Dyer Construction Co., Inc. v. Ellas Const. Co., Inc.

Annotate this Case

287 N.E.2d 262 (1972)

DYER CONSTRUCTION CO., INC., (Plaintiff; Counter-Defendant below), Appellant, v. ELLAS CONSTRUCTION CO., Inc., (Defendant; Counter-Claimant below), and Insurance Company of North America, (Defendant below), Appellees.

No. 1271A274.

Court of Appeals of Indiana, Third District.

September 20, 1972.

Ronald V. Aungst, Valparaiso, for appellant; Lyons, Aungst & Guastella, Valparaiso, of counsel.

Gilbert Gruenberg, Bruce E. Sayers, Gary, for appellee; Paul E. Reed, Knox, Hodges, Davis, Gruenberg, Compton & Sayers, Gary, of counsel.

*263 HOFFMAN, Chief Judge.

Two issues are presented by this appeal. The first is whether the finding by the trial court that there was no actual contract in existence between appellant Dyer Construction Co., Inc. (Dyer) and appellees Ellas Construction Co. Inc. and the Insurance Company of North America (appellees are hereinafter referred to as Ellas) was contrary to the evidence. The second issue is whether the trial court erred in subscribing the value of certain items and work performed by the appellant.

The sixth amended complaint filed by plaintiff-appellant Dyer against defendant-appellee Ellas alleged, inter alia, the existence of an oral contract whereby Ellas agreed to pay at the rate of $1.10 per cubic yard for certain materials furnished and services performed by Dyer. Such complaint further alleged the sum of $128,237.70, plus interest, was due and unpaid, and prayed for judgment in such amount.

Defendant-Ellas filed its answer denying each allegation of plaintiff-Dyer's sixth amended complaint. Ellas thereafter filed a counterclaim alleging certain work done and materials furnished to Dyer on other jobs plus cash payments exceeding the amount due from Ellas to Dyer by $26,114.31, and praying for judgment in such amount. Plaintiff-Dyer filed its answer denying each allegation contained in the counterclaim.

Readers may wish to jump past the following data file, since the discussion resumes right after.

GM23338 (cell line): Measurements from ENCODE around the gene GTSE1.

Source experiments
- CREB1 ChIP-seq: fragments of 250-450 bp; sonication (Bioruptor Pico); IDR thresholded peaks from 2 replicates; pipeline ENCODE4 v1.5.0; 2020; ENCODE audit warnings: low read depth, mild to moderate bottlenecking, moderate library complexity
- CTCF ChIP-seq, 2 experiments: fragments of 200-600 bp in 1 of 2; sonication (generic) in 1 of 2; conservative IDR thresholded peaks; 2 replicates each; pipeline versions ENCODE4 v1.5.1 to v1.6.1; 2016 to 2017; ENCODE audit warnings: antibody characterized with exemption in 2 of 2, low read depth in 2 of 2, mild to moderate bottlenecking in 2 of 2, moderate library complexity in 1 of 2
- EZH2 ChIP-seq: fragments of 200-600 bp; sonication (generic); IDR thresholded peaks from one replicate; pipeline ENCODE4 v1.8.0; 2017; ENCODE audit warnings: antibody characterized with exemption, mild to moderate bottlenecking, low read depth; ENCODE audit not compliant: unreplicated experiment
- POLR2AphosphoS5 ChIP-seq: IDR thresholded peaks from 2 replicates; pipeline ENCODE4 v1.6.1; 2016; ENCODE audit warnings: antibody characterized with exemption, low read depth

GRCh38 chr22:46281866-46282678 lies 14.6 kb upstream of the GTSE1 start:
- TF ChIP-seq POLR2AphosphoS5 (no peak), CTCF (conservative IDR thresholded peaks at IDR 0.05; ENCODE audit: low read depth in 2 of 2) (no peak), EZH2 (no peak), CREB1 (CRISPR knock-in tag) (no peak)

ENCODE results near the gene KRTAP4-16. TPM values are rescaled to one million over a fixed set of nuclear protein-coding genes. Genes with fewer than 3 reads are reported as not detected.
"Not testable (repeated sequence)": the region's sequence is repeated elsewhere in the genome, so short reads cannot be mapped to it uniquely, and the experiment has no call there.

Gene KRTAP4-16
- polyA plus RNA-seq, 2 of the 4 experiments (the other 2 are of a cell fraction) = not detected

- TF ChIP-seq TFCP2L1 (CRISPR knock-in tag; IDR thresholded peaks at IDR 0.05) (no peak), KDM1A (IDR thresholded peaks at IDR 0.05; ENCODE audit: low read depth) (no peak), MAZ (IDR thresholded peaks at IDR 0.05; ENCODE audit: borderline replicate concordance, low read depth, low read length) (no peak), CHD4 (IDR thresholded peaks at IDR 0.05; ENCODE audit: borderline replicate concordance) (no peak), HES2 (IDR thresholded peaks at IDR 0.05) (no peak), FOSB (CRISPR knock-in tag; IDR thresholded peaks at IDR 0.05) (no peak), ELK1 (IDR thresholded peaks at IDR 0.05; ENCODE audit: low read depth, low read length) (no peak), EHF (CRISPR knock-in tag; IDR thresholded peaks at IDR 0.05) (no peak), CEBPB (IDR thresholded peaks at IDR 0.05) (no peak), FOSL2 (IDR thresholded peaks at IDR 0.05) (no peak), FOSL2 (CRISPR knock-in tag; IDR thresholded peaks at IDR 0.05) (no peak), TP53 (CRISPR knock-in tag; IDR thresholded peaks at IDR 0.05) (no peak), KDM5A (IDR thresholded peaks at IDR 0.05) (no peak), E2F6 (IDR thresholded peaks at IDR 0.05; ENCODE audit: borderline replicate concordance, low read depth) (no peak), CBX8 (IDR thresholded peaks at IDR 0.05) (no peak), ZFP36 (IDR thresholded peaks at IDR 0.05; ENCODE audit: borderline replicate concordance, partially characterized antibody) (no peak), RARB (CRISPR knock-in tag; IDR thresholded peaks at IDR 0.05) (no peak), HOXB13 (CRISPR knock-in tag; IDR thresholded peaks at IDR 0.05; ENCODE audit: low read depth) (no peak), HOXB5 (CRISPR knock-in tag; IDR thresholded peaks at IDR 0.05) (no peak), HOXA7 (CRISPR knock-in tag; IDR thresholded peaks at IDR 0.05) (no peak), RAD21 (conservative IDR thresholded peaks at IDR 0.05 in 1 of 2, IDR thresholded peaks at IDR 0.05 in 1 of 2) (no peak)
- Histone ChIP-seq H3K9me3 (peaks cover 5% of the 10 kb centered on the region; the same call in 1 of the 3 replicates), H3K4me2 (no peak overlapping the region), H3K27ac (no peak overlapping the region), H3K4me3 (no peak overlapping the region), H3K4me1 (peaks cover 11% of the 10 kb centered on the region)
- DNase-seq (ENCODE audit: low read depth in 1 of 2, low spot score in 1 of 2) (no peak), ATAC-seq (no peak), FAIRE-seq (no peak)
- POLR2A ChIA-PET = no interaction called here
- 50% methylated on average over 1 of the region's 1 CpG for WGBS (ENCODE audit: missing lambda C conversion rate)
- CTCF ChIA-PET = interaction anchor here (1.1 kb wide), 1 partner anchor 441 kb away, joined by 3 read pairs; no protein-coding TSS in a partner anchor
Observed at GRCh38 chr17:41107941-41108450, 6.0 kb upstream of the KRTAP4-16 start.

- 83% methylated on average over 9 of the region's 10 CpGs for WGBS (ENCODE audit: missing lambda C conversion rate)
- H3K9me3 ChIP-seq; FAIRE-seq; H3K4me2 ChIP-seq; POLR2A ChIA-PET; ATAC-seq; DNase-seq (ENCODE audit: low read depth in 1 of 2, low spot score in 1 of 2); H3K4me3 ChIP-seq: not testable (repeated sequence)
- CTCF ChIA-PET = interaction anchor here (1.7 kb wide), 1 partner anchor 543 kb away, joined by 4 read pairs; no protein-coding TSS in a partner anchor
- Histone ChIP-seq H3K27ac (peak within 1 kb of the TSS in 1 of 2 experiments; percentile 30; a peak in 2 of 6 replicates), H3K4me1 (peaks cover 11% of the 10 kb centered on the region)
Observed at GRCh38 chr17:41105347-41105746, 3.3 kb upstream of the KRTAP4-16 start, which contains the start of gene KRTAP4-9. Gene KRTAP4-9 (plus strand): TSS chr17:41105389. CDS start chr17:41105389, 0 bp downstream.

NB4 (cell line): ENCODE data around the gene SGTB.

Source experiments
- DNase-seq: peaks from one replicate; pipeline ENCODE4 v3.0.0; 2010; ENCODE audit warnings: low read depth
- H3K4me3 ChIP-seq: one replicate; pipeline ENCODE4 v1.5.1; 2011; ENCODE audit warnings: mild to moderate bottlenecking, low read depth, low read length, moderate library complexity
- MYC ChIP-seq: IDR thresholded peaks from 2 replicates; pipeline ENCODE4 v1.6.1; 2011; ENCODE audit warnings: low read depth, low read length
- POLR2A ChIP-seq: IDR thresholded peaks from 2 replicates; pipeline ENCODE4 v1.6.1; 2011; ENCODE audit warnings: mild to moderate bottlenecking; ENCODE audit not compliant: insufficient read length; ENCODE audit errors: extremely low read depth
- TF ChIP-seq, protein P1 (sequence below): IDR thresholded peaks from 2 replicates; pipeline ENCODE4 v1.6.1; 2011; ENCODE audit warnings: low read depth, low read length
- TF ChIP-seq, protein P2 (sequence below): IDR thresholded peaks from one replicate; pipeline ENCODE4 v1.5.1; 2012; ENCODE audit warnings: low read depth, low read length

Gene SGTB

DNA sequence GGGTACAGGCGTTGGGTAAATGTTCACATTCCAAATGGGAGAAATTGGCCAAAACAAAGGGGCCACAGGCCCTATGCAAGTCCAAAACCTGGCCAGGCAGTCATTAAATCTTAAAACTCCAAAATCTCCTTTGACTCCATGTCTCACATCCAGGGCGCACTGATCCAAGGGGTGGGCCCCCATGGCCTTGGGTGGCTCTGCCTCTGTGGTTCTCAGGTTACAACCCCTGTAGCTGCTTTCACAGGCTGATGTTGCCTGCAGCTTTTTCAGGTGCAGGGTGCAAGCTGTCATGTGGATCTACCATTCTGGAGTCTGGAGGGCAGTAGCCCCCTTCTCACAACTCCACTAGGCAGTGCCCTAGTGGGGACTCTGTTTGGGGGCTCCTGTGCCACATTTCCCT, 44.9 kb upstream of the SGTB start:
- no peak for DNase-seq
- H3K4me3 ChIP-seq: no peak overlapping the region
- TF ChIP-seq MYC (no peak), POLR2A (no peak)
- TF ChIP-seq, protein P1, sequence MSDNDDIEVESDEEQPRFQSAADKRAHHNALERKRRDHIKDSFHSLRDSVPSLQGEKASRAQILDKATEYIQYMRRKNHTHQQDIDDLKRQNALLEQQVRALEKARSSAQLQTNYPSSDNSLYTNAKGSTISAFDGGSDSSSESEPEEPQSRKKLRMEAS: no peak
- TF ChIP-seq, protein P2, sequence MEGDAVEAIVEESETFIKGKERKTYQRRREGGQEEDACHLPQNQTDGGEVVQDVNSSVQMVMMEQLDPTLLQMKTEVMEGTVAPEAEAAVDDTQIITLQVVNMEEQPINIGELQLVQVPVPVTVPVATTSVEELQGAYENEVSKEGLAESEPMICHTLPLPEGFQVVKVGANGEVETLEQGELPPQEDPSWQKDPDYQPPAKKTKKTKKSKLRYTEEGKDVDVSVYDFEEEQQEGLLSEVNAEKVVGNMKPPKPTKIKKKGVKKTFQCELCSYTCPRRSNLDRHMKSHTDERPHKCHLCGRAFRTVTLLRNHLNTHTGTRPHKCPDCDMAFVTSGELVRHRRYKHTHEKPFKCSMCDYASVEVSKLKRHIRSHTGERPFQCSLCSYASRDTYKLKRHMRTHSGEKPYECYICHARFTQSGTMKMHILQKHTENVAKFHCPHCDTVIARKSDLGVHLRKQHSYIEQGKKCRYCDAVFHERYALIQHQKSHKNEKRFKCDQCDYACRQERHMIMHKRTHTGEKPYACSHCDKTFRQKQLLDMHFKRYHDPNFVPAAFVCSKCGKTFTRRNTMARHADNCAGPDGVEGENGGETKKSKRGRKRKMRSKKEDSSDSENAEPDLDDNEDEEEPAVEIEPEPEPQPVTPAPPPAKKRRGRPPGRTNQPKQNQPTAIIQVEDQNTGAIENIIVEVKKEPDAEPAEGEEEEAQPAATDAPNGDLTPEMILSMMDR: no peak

Trial was to the court without the intervention of a jury. The court found "for plaintiff on its complaint on the theory of stipulated amounts and upon quantum meruit" and entered judgment in the amount of $210,981.94. The trial court found "for defendant on its cross-complaint" and entered judgment in the amount of $230,599.36. Dyer timely filed its motion to correct errors which was overruled by the trial court and Dyer has brought this appeal.

To determine the standard of review controlling in this appeal it must be noted that Dyer was the plaintiff in the trial court and had the burden of proving the allegations of its complaint. A decision against one with the burden of proof is referred to as a negative decision and may not be attacked on the basis that it is not sustained by sufficient evidence. A negative decision may only be attacked as being contrary to law. In Senst v. Bradley (1971), Ind. App., 275 N.E.2d 573, at 576, 28 Ind.Dec. 28, it was stated:

"It is only where the evidence is without conflict and leads to only one conclusion and the Trial Court reached a contrary conclusion that the decision will be disturbed as contrary to law i.e. that is where it affirmatively appears that reasonable men could not have arrived at the same judgment or conclusion. See Edwards v. Wyllie, 246 Ind. 261, 203 N.E.2d 200 (1965)." See also: Stidd v. Dietz (1963), 135 Ind. App. 149, 192 N.E.2d 651.

The first issue to be considered is whether the trial court erred in finding that there was no actual contract in existence between the parties. The specific finding of the trial court in the record before us reads as follows:

"The Court is convinced that there was never a meeting of the minds between plaintiff and defendant sufficient to form a contract which could be the basis for legal recovery."

Dyer contends that the above finding is contrary to the evidence and that the evidence before the trial court leads to but one conclusion "that there was in fact an implied contract existing between the parties." This contention is of no avail to Dyer because an implied contract, or a contract implied in fact, is a true contract and as such requires mutual assent. 1 Williston on Contracts (3d Ed. 1957), § 3, pp. 8-11.

*264 In Retter v. Retter (1942), 110 Ind. App. 659, at 663, 664, 40 N.E.2d 385, at 386, it was stated: